Madmen's Ball: The Inside Story of the Lakers' Dysfunctional Dynasties

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Triumph Books, 2004 - Sports & Recreation - 275 pages
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Revealing the stories behind the headlines, Los Angeles Times writer Mark Heisler investigates the 45-year history of the Los Angeles Lakers and unveils a pattern of pampered and/or misguided players, megalomaniacal executives, and owners whose obsessive drives for championships and attention combined to create an atmosphere of conflict for decades Throughout the entire 2003-04 season, fans and the media called the L.A. Lakers the biggest reality show in the country. But the laundry list of conflicts--the ongoing Kobe-Shaq bickering, Kobe's sexual assault trial, Phil Jackson's final season, Gary Payton's refusal to admit his physical decline, and the loss to Detroit in the championship--was just another year in the history of the Lakers. Madmen's Ball goes back to the Lakers' unceremonious arrival in Los Angeles in 1960 to show that the franchise has been embroiled in controversy, in-house battles and personality clashes for generations.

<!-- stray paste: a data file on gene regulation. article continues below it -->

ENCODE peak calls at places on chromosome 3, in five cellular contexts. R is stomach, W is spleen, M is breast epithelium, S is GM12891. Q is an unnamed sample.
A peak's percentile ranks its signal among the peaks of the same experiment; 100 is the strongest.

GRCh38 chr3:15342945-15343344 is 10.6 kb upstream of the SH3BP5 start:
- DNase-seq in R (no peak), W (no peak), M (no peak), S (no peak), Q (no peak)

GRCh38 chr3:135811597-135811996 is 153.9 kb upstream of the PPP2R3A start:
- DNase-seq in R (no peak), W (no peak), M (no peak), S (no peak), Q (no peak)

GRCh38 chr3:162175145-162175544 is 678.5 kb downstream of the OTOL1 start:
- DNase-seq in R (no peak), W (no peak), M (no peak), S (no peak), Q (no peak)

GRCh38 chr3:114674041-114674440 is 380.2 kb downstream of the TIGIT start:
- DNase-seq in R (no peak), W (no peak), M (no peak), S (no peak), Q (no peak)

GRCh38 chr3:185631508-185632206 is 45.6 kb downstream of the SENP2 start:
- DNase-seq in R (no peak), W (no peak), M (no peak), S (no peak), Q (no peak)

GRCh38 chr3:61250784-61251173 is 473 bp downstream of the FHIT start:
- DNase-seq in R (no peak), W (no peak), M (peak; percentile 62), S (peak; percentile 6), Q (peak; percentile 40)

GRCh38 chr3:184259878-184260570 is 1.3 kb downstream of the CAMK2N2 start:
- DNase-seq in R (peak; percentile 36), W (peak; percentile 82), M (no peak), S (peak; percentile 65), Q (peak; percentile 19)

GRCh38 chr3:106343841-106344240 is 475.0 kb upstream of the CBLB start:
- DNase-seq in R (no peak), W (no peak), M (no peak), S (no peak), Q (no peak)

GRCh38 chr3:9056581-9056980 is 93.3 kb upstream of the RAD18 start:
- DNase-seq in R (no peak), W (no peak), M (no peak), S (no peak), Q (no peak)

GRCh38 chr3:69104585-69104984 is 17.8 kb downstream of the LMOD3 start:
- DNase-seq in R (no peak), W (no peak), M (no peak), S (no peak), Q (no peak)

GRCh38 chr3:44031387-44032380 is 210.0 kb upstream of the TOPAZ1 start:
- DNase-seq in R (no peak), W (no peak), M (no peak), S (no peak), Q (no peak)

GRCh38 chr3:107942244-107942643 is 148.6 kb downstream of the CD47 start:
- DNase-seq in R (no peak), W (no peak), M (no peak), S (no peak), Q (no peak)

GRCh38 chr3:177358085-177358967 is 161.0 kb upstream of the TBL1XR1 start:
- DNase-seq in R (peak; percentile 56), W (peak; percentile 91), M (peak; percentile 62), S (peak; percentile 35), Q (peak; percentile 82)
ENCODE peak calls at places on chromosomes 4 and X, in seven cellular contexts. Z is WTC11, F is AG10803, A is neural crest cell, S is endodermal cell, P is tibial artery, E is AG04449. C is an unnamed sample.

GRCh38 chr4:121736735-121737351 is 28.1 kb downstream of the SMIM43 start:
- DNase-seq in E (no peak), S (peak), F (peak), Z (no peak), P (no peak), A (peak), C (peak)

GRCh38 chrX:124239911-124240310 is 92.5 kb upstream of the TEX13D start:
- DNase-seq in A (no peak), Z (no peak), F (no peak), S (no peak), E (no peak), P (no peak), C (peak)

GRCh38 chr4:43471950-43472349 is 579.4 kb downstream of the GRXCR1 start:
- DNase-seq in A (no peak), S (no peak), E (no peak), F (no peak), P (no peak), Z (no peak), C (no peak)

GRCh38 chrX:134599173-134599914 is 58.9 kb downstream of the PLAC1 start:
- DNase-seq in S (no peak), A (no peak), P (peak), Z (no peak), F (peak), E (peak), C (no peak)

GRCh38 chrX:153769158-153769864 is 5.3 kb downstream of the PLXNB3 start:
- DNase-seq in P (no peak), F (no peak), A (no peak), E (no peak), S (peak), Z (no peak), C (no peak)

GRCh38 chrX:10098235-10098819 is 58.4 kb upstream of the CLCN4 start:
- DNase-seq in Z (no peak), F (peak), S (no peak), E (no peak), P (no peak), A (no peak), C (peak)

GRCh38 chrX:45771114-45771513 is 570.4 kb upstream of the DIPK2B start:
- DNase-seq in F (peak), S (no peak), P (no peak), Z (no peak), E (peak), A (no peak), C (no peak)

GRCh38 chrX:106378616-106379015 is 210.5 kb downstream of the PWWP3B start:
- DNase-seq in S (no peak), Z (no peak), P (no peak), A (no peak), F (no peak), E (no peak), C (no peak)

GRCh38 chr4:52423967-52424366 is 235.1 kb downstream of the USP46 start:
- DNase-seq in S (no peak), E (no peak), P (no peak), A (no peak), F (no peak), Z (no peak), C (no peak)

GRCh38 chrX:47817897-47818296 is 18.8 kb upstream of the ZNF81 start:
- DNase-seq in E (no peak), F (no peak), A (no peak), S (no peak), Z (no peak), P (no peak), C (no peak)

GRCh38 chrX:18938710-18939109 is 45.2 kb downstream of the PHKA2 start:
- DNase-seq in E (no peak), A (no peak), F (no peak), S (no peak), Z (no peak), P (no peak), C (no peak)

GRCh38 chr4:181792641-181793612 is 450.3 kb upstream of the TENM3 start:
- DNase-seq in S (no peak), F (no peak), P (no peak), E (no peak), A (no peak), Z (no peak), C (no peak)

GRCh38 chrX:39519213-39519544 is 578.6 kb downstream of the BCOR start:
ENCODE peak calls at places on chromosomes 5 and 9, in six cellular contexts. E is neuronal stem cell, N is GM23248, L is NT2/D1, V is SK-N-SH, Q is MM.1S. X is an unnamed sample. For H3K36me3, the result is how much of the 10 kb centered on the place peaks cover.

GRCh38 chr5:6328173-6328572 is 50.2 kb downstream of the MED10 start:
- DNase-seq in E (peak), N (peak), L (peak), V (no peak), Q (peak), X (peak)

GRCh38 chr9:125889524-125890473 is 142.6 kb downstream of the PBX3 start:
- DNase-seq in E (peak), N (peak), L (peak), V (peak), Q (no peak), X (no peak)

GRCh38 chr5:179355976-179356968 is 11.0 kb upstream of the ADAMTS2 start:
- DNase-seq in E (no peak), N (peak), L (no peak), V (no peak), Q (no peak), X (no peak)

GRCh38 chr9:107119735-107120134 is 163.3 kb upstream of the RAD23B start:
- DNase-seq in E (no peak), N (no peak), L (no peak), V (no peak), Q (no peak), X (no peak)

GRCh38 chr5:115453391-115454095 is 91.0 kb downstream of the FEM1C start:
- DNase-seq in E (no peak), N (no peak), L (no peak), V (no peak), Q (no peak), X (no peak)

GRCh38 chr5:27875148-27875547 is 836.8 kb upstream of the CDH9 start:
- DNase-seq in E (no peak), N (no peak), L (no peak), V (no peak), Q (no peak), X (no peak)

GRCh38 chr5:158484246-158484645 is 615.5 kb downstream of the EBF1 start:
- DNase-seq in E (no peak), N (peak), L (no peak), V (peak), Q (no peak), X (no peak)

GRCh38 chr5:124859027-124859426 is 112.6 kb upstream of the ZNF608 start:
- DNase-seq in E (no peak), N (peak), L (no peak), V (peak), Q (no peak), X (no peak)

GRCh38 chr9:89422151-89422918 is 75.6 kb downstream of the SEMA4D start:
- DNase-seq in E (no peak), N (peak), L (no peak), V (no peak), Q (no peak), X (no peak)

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About the author (2004)

Mark Heisler covers the NBA for the Los Angeles Times. He has been on the professional basketball beat for 25 years, starting at the Philadelphia Inquirer and Bulletin, and was the winner of the Naismith Hall of Fame's Curt Gowdy Award in 2006. He lives in Los Angeles. Jerry West played for 14 seasons for the Los Angeles Lakers, leading them to nine NBA Finals and the 1972 championship. After retiring as the third-highest scorer in NBA history, West coached the Lakers to a 145–101 record over three seasons. He became the team’s general manager in 1982, helping to build the dynasty of the 1980s, and currently serves as the president of basketball operations for the Memphis Grizzlies.

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